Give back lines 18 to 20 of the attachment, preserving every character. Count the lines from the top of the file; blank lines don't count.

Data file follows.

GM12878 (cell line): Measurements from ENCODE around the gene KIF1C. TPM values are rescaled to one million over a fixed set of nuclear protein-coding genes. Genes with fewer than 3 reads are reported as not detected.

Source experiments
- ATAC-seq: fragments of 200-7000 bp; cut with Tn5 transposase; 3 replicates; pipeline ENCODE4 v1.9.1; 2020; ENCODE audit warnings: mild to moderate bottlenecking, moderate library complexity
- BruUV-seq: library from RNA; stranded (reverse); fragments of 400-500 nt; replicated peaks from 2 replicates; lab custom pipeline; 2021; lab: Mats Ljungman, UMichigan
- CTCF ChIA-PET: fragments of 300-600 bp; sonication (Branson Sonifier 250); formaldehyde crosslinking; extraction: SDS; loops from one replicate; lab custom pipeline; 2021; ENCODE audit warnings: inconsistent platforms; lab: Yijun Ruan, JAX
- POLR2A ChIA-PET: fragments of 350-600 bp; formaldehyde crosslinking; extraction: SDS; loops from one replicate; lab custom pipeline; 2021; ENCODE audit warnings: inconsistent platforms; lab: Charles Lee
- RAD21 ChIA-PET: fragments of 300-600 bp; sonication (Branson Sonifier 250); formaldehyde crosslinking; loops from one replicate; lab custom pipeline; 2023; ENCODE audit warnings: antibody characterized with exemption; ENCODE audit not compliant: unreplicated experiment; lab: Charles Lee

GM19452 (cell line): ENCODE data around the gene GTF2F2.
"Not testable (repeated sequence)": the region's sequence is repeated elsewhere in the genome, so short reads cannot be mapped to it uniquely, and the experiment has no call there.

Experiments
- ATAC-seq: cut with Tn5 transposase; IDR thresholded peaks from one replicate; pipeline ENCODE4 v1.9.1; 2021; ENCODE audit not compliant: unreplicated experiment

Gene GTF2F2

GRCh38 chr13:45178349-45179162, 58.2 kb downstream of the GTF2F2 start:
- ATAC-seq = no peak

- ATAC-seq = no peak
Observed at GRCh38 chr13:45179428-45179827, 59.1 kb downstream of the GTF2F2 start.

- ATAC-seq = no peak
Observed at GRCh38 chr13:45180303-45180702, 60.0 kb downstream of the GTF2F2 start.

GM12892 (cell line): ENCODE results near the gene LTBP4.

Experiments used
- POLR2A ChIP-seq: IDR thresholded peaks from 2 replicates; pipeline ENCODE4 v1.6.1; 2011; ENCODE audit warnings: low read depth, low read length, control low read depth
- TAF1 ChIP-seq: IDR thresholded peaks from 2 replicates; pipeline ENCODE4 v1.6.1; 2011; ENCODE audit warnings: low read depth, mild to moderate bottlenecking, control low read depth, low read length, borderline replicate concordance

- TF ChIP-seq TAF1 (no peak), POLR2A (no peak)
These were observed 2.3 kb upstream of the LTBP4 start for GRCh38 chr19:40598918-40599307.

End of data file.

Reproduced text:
Observed at GRCh38 chr13:45180303-45180702, 60.0 kb downstream of the GTF2F2 start.

GM12892 (cell line): ENCODE results near the gene LTBP4.

Experiments used